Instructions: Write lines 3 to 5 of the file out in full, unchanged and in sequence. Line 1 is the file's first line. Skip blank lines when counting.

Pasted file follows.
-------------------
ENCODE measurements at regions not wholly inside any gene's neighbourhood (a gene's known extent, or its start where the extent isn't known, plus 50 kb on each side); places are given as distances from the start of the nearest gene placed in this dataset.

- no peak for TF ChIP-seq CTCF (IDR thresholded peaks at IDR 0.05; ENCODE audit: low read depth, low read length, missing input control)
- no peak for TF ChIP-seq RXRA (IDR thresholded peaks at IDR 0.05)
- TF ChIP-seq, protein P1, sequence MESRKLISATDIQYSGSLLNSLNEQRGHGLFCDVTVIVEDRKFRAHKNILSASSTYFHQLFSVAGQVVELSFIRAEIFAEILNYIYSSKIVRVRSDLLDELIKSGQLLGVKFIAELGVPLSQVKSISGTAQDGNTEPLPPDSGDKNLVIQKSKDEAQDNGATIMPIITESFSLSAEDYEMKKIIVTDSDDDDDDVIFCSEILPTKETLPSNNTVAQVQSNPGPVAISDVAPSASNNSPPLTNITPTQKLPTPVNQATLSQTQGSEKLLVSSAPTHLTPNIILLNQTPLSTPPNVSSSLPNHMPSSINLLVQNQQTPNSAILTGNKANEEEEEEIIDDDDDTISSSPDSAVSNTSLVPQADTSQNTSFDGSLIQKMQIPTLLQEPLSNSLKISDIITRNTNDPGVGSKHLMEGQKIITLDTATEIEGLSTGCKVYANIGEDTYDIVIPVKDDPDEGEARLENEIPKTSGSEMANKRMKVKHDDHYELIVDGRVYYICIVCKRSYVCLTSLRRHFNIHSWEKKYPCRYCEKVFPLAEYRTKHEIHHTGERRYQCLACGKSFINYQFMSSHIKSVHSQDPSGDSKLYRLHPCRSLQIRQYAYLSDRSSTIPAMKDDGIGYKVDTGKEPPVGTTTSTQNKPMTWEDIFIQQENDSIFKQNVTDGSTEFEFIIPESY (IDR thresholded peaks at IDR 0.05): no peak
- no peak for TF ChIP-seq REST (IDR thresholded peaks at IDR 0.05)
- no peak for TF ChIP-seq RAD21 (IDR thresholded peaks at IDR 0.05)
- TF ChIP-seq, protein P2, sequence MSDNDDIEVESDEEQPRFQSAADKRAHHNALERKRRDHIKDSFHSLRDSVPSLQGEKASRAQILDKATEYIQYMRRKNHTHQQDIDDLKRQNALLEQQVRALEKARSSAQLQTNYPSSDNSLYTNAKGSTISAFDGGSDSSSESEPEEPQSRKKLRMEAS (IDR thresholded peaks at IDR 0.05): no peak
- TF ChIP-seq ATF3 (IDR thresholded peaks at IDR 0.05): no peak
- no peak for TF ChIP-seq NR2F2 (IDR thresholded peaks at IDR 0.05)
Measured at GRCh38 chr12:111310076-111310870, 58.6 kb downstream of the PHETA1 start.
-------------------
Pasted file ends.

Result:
- no peak for TF ChIP-seq RXRA (IDR thresholded peaks at IDR 0.05)
- TF ChIP-seq, protein P1, sequence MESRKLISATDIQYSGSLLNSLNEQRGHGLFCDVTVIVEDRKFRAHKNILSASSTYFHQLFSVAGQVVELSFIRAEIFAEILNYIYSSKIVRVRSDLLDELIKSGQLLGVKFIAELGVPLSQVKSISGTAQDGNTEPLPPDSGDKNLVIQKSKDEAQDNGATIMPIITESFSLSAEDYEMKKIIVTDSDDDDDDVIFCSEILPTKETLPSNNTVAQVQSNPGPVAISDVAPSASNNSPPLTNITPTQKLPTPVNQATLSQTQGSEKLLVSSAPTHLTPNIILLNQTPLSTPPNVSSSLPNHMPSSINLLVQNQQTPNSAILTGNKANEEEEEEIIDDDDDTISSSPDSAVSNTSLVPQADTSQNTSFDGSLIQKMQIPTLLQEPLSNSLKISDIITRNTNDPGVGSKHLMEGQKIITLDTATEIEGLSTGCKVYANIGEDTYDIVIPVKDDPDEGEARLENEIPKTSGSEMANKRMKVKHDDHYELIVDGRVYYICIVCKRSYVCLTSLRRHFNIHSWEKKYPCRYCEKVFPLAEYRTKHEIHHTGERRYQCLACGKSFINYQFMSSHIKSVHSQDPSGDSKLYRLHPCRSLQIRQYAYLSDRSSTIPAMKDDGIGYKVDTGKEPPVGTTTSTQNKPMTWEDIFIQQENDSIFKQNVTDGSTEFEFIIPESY (IDR thresholded peaks at IDR 0.05): no peak
- no peak for TF ChIP-seq REST (IDR thresholded peaks at IDR 0.05)